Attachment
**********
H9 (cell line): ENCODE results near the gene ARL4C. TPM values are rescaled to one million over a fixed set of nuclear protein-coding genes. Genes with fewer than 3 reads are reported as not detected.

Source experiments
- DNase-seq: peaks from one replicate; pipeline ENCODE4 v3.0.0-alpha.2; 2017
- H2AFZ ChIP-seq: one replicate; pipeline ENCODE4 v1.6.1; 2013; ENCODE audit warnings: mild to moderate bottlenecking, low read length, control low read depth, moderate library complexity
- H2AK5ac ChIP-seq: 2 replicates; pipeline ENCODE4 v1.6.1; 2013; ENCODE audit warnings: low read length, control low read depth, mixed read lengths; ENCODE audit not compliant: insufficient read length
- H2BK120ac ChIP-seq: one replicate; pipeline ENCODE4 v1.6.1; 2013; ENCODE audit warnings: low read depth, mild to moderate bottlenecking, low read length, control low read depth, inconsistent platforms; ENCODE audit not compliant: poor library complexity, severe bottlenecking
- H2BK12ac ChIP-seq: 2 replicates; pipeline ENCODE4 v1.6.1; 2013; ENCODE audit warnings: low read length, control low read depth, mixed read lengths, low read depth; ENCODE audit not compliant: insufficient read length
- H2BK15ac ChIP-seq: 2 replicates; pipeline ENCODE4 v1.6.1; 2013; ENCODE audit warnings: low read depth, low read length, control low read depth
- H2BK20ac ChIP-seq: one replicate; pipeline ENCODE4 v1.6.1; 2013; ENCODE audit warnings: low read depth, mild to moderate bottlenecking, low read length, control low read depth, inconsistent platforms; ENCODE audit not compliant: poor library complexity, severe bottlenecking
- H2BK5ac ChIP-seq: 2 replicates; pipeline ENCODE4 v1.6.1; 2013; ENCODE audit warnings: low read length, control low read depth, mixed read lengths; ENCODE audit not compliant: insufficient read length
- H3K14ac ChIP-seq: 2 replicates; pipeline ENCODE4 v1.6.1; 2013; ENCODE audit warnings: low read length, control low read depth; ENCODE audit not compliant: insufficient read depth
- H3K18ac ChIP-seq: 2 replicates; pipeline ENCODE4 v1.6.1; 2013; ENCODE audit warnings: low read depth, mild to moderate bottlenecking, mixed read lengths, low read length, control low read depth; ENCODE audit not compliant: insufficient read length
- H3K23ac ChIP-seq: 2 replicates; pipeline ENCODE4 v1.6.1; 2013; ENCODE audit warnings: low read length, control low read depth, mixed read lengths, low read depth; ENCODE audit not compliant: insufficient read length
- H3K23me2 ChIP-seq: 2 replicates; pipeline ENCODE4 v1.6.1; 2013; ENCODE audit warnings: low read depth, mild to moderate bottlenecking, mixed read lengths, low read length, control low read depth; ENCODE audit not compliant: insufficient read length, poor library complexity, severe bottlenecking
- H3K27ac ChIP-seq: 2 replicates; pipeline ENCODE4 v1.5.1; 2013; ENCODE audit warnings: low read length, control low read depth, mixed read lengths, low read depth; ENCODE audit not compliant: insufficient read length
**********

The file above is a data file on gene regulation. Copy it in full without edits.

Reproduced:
H9 (cell line): ENCODE results near the gene ARL4C. TPM values are rescaled to one million over a fixed set of nuclear protein-coding genes. Genes with fewer than 3 reads are reported as not detected.

Source experiments
- DNase-seq: peaks from one replicate; pipeline ENCODE4 v3.0.0-alpha.2; 2017
- H2AFZ ChIP-seq: one replicate; pipeline ENCODE4 v1.6.1; 2013; ENCODE audit warnings: mild to moderate bottlenecking, low read length, control low read depth, moderate library complexity
- H2AK5ac ChIP-seq: 2 replicates; pipeline ENCODE4 v1.6.1; 2013; ENCODE audit warnings: low read length, control low read depth, mixed read lengths; ENCODE audit not compliant: insufficient read length
- H2BK120ac ChIP-seq: one replicate; pipeline ENCODE4 v1.6.1; 2013; ENCODE audit warnings: low read depth, mild to moderate bottlenecking, low read length, control low read depth, inconsistent platforms; ENCODE audit not compliant: poor library complexity, severe bottlenecking
- H2BK12ac ChIP-seq: 2 replicates; pipeline ENCODE4 v1.6.1; 2013; ENCODE audit warnings: low read length, control low read depth, mixed read lengths, low read depth; ENCODE audit not compliant: insufficient read length
- H2BK15ac ChIP-seq: 2 replicates; pipeline ENCODE4 v1.6.1; 2013; ENCODE audit warnings: low read depth, low read length, control low read depth
- H2BK20ac ChIP-seq: one replicate; pipeline ENCODE4 v1.6.1; 2013; ENCODE audit warnings: low read depth, mild to moderate bottlenecking, low read length, control low read depth, inconsistent platforms; ENCODE audit not compliant: poor library complexity, severe bottlenecking
- H2BK5ac ChIP-seq: 2 replicates; pipeline ENCODE4 v1.6.1; 2013; ENCODE audit warnings: low read length, control low read depth, mixed read lengths; ENCODE audit not compliant: insufficient read length
- H3K14ac ChIP-seq: 2 replicates; pipeline ENCODE4 v1.6.1; 2013; ENCODE audit warnings: low read length, control low read depth; ENCODE audit not compliant: insufficient read depth
- H3K18ac ChIP-seq: 2 replicates; pipeline ENCODE4 v1.6.1; 2013; ENCODE audit warnings: low read depth, mild to moderate bottlenecking, mixed read lengths, low read length, control low read depth; ENCODE audit not compliant: insufficient read length
- H3K23ac ChIP-seq: 2 replicates; pipeline ENCODE4 v1.6.1; 2013; ENCODE audit warnings: low read length, control low read depth, mixed read lengths, low read depth; ENCODE audit not compliant: insufficient read length
- H3K23me2 ChIP-seq: 2 replicates; pipeline ENCODE4 v1.6.1; 2013; ENCODE audit warnings: low read depth, mild to moderate bottlenecking, mixed read lengths, low read length, control low read depth; ENCODE audit not compliant: insufficient read length, poor library complexity, severe bottlenecking
- H3K27ac ChIP-seq: 2 replicates; pipeline ENCODE4 v1.5.1; 2013; ENCODE audit warnings: low read length, control low read depth, mixed read lengths, low read depth; ENCODE audit not compliant: insufficient read length